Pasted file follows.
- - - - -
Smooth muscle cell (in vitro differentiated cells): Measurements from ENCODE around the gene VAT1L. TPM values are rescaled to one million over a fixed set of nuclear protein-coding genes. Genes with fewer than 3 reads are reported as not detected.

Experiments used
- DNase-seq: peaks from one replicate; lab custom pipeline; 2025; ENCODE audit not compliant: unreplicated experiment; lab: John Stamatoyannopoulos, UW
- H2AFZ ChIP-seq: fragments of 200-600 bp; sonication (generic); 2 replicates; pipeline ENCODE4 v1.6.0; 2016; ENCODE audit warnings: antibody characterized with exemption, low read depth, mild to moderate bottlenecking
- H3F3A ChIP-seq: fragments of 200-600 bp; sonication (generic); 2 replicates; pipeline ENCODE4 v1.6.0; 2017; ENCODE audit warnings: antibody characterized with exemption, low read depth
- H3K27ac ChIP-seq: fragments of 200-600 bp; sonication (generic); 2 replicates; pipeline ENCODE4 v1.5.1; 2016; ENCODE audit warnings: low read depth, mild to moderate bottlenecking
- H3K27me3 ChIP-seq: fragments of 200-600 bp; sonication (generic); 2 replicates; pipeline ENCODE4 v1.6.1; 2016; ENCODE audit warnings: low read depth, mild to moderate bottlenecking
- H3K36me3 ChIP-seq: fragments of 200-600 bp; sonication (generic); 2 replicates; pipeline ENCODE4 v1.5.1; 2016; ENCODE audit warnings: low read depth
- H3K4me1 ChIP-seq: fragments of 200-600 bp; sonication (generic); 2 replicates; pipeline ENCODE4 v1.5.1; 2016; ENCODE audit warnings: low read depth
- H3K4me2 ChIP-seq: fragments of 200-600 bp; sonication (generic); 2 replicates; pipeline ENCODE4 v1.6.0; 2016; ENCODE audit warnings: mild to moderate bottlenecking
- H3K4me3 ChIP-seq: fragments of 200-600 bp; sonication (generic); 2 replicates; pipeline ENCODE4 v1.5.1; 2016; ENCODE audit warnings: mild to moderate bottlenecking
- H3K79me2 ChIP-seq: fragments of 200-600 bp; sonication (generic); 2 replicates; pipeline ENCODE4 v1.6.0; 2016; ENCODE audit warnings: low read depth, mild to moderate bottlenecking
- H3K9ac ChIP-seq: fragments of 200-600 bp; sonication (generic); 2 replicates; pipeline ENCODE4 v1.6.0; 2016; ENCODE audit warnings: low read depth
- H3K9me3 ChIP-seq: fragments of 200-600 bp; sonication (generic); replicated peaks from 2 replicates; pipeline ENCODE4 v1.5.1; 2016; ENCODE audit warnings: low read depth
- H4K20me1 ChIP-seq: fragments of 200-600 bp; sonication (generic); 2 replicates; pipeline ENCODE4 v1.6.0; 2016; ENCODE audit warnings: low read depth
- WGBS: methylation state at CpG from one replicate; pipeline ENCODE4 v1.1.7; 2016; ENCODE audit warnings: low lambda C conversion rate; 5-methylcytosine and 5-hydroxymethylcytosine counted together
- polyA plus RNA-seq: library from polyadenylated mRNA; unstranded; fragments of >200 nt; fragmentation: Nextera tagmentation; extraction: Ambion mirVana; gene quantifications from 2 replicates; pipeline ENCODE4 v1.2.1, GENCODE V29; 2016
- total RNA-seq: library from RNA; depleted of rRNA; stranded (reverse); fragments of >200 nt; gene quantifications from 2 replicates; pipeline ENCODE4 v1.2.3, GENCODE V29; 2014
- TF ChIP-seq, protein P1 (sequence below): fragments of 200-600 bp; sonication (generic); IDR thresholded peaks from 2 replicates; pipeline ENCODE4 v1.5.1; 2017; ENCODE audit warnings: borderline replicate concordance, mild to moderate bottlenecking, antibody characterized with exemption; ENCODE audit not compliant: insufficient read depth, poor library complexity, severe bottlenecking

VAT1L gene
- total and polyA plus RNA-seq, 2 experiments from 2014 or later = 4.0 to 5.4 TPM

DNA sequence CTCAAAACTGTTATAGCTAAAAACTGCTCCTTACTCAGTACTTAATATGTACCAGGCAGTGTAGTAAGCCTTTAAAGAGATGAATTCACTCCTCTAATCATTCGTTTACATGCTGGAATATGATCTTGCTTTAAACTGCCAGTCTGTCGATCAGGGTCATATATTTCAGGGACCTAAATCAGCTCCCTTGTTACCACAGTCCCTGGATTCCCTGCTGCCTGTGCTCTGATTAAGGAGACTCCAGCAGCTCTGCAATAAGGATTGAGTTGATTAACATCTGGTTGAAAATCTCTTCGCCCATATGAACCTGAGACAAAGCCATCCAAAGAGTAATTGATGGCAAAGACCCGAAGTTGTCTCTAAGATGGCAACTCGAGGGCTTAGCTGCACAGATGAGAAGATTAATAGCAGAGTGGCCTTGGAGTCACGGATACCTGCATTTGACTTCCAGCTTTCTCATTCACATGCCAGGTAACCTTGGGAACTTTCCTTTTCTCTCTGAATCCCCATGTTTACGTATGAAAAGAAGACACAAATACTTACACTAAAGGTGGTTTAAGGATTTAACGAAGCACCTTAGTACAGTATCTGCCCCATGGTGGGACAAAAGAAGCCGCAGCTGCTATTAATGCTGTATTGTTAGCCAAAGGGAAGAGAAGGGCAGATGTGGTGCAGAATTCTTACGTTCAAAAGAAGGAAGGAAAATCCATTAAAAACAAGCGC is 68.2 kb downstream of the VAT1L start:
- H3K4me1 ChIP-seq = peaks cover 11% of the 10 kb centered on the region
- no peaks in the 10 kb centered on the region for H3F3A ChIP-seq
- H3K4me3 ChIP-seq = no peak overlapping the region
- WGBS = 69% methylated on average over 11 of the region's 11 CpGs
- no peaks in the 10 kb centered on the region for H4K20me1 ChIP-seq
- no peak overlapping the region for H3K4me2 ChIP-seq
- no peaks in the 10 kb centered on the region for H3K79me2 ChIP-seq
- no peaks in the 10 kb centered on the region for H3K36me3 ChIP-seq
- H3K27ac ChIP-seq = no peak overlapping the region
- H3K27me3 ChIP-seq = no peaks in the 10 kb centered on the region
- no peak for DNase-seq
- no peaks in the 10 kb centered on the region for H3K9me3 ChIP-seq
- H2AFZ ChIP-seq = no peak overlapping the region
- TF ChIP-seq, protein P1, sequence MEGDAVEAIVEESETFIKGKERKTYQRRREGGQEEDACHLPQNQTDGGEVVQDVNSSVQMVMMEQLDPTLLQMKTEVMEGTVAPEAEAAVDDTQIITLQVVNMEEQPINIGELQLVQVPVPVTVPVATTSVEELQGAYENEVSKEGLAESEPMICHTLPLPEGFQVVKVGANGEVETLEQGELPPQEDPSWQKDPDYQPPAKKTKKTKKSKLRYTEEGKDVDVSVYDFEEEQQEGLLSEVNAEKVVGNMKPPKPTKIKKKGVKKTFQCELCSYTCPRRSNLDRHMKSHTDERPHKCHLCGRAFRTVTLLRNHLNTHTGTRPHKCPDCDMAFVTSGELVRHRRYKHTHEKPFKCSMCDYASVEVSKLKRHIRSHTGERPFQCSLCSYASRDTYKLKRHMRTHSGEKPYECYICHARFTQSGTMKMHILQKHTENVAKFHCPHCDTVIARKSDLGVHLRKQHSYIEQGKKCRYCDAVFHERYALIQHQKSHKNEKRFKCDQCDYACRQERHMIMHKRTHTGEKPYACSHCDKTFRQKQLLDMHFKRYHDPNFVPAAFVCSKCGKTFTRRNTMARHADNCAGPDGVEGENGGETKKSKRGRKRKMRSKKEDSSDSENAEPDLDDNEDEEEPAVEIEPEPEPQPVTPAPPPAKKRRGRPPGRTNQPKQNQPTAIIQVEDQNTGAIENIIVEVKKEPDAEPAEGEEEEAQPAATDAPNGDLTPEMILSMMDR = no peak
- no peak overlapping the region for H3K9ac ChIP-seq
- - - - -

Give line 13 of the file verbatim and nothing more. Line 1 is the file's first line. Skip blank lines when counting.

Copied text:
- H3K9ac ChIP-seq: fragments of 200-600 bp; sonication (generic); 2 replicates; pipeline ENCODE4 v1.6.0; 2016; ENCODE audit warnings: low read depth